Do Not Touch Dry Ice!! It is frozen carbon dioxide (CO2) with an extremely cold temperature of
negative 109.30. Contact with the skin will freeze cells and cause injury similar to a burn. If contact
does occur, see a doctor if the skin blisters or comes off.
Remember Ventilation!! Working with dry ice in a small space with no ventilation can cause a
human to suffocate. Ensure you have proper ventilation when transporting dry ice in your car, or
when using it in a small room. Dry Ice CO2 is heavier than air and will accumulate in low spaces, so
do not allow children to play on the floor around dry ice. If too much CO2 is breathed, fingernails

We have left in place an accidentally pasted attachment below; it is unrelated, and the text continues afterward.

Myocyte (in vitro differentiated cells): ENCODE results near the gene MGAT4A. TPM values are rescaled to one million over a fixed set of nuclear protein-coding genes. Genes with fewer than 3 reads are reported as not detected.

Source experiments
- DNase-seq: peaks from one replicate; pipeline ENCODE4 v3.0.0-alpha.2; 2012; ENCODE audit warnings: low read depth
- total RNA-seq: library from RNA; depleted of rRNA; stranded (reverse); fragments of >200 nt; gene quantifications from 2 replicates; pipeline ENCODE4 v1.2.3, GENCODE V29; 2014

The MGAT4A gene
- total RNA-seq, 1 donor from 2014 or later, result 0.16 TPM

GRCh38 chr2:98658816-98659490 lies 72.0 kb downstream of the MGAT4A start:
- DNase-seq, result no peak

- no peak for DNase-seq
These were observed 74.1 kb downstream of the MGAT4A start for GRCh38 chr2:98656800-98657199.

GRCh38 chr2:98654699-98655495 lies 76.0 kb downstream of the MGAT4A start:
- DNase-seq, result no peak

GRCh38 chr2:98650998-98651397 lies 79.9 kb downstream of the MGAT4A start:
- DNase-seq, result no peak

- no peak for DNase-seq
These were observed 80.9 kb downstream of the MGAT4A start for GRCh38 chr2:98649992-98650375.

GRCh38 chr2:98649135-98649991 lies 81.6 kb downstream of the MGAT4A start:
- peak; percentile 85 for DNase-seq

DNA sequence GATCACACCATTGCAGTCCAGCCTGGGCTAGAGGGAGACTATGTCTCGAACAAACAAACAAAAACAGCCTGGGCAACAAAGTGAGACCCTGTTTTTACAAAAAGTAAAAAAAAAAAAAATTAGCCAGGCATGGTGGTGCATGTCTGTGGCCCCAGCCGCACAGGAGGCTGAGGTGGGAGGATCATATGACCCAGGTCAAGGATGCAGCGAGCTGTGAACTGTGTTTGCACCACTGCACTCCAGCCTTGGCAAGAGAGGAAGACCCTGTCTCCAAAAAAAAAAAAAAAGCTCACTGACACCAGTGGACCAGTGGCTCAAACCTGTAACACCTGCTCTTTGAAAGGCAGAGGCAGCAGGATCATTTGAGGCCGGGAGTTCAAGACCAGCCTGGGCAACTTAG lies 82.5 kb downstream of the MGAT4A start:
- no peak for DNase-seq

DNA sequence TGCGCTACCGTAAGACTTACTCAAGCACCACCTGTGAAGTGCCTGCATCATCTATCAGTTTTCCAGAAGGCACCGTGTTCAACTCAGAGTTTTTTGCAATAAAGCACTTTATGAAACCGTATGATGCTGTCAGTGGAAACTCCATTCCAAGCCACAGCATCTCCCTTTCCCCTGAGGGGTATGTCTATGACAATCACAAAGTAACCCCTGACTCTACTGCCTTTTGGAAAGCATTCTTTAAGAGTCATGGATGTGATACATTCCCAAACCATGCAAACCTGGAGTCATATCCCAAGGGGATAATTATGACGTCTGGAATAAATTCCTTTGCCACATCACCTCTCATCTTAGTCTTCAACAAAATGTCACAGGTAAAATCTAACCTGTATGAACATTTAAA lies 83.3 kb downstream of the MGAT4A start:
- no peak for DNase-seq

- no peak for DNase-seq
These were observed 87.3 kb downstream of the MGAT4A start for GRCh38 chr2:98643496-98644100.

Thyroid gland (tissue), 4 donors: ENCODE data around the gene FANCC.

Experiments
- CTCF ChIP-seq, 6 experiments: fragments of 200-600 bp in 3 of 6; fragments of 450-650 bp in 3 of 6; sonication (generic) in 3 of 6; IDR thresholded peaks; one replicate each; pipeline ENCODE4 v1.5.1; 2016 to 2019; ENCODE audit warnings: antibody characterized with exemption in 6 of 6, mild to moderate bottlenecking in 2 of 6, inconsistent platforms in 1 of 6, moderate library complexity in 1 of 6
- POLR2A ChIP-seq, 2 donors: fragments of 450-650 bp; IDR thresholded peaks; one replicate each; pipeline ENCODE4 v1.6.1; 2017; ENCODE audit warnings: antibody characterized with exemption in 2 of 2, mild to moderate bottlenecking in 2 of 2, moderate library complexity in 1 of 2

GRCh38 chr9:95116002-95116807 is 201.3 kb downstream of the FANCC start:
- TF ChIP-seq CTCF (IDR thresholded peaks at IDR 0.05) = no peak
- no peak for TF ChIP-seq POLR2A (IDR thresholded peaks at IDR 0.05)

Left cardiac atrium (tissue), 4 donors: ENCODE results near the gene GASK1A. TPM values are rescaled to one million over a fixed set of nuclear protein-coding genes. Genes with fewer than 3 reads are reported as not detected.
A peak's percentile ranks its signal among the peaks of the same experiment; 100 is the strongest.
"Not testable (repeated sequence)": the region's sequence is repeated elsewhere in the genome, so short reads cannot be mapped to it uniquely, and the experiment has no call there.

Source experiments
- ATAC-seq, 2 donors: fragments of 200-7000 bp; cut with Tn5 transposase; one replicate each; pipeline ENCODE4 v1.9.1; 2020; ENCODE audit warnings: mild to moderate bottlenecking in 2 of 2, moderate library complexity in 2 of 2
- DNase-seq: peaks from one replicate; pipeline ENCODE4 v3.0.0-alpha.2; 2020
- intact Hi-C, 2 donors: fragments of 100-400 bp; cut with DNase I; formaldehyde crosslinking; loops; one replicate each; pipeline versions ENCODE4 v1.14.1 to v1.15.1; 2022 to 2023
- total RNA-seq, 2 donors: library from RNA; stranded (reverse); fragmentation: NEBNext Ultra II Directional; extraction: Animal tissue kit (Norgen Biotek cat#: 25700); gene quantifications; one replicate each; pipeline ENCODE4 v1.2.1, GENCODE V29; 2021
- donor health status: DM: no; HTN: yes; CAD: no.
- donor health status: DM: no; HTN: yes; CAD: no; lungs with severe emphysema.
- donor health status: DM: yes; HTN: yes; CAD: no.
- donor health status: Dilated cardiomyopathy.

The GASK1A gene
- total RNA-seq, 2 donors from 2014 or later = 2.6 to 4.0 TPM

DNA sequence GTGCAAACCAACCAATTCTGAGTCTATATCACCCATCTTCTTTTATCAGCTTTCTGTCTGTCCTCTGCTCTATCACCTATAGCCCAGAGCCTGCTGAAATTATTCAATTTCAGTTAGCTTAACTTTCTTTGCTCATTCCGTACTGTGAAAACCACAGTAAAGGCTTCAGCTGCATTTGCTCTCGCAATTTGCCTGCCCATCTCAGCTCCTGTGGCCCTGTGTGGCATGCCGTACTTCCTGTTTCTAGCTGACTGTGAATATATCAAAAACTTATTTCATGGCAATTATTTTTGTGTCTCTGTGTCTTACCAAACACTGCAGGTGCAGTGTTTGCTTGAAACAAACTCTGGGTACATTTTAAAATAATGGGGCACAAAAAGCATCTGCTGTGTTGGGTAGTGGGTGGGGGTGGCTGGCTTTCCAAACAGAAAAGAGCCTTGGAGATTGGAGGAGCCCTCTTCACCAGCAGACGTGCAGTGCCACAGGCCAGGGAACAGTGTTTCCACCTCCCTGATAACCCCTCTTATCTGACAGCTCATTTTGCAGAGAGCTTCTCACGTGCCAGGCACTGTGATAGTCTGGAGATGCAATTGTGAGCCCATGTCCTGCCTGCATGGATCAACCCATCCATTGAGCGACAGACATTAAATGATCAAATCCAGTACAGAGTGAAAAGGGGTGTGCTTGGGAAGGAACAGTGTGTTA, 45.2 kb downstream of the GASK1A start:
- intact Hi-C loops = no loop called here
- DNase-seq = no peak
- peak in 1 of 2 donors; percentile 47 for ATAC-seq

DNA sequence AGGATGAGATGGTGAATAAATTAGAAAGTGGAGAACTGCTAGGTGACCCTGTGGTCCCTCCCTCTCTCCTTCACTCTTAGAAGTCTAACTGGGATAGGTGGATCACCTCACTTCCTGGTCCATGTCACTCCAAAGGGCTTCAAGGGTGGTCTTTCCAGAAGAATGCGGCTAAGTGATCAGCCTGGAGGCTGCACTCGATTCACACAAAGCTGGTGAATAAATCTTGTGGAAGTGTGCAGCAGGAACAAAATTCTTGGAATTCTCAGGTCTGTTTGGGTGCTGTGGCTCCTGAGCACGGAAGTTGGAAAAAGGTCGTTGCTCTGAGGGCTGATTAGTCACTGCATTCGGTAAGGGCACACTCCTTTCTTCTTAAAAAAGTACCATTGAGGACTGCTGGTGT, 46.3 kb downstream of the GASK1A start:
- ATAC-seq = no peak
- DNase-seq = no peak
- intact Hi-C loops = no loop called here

and lips will begin to turn blue and breathing will become quick. If this happens, leave the area
containing dry ice.
Buying Dry Ice
Grocery stores sell dry ice. Ask for it when checking out.
It will cost about $2.00 per pound.
Bring a cooler to transport and keep it in.
Dry ice sublimates (melts) at a rate of about 10 pounds per 24 hours.
Do not store it in your freezer because the coldness may tell the thermometer to turn it off.
Playing with Dry Ice
To create fog, place dry ice in hot water for the best effect.
Put out a candle with the fog.
Make a spoon sing by placing it onto the dry ice.
Place a small container of hot water in a carved pumpkin and add dry ice.
Tall narrow containers make it harder for children to reach inside.
Add dish soap to a fog mixture. The bubbles it creates are safe to handle.
With a large bowl of fog mixture, slide a soapy length of fabric across and watch the large
bubble that forms.
Other Uses for Dry Ice
Removing dents from hail damage
Remove floor tile
For more reasons why not to make a dry ice
Learn More bomb, watch others who have gotten hurt on
For more info on using dry ice safely, go to www.dryiceinfo.com.